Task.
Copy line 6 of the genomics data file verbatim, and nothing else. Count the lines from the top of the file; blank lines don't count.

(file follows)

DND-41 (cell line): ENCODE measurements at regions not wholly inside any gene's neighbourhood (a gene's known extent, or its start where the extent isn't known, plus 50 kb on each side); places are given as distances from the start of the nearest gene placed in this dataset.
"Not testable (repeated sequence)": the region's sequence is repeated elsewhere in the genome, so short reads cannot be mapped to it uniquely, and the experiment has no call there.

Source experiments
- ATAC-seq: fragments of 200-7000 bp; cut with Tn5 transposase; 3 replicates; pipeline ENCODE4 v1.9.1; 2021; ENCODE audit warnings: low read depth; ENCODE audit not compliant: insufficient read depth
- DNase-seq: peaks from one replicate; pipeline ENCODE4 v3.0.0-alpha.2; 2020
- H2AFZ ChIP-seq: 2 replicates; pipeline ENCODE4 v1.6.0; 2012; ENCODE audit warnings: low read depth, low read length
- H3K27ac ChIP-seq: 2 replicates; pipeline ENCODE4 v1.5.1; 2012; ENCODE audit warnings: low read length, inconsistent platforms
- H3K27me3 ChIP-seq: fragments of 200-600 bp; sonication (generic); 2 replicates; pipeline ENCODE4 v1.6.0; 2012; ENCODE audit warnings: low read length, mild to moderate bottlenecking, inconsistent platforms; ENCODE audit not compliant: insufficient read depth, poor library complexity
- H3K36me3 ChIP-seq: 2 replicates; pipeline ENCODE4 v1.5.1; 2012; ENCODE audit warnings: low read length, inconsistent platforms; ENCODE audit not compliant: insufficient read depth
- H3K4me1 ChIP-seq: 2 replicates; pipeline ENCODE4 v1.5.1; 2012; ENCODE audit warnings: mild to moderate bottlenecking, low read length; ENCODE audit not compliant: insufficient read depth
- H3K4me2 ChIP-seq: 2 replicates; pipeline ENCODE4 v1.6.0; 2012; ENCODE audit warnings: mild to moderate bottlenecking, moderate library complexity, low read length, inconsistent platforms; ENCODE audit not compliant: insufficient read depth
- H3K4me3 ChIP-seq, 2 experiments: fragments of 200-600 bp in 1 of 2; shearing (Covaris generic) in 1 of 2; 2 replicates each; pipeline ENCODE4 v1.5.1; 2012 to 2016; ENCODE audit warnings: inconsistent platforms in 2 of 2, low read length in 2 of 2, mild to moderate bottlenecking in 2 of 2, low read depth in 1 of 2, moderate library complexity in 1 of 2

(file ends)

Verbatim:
- H2AFZ ChIP-seq: 2 replicates; pipeline ENCODE4 v1.6.0; 2012; ENCODE audit warnings: low read depth, low read length